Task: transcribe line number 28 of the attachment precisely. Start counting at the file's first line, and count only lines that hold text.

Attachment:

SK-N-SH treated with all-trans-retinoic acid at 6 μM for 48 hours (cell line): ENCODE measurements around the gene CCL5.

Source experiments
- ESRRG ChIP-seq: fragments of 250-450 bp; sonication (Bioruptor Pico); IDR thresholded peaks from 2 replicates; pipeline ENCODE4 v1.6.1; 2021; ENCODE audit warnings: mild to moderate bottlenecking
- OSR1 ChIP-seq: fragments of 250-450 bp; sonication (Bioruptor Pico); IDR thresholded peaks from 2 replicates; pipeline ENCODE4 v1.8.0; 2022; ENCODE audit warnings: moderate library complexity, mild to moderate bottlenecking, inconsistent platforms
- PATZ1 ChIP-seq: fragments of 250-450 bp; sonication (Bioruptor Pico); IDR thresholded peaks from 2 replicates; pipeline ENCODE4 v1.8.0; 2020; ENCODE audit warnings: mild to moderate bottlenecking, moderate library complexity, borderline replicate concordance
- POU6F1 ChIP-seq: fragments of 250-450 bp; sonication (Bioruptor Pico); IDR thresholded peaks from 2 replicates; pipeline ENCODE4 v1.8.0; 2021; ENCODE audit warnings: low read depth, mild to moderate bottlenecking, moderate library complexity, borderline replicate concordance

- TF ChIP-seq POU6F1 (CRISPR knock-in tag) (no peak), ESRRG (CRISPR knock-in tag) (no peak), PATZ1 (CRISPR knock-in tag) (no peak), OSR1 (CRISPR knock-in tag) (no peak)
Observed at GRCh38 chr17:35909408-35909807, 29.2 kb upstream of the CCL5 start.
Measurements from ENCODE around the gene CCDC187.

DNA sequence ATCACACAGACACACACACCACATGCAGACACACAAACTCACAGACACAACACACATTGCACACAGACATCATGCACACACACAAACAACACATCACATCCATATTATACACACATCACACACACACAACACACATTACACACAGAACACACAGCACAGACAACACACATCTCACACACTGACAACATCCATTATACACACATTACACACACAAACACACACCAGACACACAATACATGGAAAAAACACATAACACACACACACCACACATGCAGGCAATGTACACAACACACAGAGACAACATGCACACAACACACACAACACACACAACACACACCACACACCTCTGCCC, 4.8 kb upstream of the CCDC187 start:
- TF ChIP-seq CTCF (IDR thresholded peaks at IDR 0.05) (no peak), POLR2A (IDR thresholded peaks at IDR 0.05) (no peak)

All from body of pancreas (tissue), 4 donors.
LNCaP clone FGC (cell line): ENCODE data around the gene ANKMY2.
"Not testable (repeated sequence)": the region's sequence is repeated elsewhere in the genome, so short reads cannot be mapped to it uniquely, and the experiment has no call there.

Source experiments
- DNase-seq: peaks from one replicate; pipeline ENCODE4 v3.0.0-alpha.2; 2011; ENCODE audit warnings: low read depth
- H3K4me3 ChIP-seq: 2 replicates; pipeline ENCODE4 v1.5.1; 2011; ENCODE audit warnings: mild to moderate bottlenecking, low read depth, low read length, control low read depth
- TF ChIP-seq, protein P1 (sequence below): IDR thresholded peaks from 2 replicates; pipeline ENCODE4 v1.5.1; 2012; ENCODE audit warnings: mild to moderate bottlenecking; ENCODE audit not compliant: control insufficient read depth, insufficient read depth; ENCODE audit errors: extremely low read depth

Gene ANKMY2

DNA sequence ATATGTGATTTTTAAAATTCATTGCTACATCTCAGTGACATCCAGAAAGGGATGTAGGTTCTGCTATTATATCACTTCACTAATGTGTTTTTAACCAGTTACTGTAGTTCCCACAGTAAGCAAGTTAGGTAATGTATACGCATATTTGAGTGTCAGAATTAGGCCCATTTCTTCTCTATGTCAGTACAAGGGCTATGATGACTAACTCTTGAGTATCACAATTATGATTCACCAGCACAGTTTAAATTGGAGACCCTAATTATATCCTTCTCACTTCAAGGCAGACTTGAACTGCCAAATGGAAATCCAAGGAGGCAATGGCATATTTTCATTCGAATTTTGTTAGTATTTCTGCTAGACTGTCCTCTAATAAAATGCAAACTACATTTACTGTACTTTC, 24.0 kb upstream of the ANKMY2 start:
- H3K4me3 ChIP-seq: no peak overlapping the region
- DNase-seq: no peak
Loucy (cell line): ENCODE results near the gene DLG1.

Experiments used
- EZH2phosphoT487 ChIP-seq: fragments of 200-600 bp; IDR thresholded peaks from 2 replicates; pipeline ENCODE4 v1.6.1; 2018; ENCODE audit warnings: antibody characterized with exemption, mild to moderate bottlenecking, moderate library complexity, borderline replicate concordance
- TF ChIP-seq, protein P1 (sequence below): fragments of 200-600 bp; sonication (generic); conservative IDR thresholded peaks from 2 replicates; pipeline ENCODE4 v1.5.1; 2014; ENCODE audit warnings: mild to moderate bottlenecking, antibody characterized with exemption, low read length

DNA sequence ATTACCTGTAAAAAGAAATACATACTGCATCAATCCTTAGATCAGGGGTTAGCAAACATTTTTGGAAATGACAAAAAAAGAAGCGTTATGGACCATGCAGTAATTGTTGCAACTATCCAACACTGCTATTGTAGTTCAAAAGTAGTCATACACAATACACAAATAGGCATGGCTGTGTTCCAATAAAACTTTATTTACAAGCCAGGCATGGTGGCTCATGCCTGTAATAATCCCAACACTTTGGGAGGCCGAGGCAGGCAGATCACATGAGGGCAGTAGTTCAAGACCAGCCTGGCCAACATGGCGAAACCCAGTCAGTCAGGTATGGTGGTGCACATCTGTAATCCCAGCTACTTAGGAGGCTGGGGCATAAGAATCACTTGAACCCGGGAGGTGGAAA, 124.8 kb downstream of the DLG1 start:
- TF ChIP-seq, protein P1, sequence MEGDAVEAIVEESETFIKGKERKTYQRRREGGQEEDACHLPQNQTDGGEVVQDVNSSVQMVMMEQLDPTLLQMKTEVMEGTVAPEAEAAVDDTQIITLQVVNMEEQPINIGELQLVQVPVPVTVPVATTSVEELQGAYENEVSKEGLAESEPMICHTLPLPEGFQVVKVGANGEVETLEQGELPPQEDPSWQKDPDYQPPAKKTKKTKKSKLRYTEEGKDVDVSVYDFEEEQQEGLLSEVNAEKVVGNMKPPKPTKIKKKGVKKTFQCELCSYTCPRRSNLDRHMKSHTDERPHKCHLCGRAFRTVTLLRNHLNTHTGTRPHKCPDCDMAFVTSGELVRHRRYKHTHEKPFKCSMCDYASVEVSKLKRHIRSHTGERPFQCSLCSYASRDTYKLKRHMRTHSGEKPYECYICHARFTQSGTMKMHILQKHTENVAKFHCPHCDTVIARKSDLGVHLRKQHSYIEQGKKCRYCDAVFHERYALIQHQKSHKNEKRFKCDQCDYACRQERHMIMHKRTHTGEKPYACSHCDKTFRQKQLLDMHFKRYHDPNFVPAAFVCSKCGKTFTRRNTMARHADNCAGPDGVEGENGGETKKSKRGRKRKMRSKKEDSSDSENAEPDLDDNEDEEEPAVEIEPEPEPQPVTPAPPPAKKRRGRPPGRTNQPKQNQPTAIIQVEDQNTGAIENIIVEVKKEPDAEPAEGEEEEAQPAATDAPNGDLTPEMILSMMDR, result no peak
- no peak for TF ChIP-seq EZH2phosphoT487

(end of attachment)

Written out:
- TF ChIP-seq, protein P1, sequence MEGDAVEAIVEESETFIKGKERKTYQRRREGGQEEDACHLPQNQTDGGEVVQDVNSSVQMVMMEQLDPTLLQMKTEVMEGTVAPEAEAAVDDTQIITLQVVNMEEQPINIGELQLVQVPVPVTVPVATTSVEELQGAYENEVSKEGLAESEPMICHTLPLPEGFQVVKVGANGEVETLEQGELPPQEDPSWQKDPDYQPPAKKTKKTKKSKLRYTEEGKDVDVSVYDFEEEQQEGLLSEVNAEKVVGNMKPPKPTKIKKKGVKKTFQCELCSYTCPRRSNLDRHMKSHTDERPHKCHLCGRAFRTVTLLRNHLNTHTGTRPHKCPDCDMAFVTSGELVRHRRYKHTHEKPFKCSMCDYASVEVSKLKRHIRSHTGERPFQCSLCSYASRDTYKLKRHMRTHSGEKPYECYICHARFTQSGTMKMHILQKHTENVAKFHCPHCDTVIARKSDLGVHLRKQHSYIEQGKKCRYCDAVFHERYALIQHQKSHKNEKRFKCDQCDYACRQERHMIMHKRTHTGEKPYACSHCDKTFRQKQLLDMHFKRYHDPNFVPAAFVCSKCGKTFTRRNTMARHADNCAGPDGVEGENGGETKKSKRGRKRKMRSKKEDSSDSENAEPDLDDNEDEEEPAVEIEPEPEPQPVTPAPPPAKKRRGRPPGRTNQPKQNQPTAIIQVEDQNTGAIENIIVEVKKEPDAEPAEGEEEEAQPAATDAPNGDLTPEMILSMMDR, result no peak